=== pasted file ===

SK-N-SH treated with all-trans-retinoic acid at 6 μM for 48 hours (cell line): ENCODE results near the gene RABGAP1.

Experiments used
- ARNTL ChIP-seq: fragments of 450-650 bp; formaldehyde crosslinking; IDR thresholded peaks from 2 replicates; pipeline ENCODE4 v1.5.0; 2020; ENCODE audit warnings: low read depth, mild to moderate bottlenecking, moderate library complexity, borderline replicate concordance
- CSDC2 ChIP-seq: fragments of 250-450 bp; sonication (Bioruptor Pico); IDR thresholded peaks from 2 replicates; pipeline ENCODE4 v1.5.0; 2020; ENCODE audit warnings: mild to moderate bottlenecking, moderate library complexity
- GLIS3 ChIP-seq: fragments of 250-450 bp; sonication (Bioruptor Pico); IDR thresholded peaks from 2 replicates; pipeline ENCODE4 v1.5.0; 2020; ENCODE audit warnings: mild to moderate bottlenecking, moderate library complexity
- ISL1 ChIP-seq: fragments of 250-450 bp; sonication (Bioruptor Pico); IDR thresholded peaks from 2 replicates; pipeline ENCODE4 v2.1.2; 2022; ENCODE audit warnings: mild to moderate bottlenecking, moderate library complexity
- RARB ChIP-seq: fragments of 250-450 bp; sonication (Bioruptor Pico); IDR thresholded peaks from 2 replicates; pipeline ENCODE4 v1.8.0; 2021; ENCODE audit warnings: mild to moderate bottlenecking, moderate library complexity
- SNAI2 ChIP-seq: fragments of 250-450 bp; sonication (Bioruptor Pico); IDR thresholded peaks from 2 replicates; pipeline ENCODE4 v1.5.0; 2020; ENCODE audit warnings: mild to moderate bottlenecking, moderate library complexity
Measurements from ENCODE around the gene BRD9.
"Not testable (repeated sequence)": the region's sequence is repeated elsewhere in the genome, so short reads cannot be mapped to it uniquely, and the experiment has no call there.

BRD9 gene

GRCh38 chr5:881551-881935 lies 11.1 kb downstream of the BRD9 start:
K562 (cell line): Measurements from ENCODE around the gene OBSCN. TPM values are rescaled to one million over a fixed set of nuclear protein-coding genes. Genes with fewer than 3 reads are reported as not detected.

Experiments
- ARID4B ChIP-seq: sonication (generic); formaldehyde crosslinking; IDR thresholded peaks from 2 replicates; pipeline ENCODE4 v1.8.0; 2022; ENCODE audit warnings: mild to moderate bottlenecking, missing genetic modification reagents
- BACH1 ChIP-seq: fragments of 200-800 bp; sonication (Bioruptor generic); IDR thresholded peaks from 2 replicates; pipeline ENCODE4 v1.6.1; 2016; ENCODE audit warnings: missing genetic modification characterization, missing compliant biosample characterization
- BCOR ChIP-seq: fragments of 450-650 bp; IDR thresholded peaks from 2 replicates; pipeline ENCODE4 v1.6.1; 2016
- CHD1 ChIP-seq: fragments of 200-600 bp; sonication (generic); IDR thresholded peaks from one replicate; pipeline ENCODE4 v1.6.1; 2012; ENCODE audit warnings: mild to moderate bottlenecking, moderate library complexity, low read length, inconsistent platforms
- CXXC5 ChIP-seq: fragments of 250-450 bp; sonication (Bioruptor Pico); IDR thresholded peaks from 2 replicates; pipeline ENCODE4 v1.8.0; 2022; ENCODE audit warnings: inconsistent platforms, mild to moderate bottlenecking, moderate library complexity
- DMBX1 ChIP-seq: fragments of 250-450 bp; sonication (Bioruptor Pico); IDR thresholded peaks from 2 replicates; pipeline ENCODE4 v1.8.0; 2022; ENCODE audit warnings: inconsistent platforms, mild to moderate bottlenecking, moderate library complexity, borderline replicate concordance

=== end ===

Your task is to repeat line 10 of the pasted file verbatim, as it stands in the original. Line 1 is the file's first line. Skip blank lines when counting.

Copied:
"Not testable (repeated sequence)": the region's sequence is repeated elsewhere in the genome, so short reads cannot be mapped to it uniquely, and the experiment has no call there.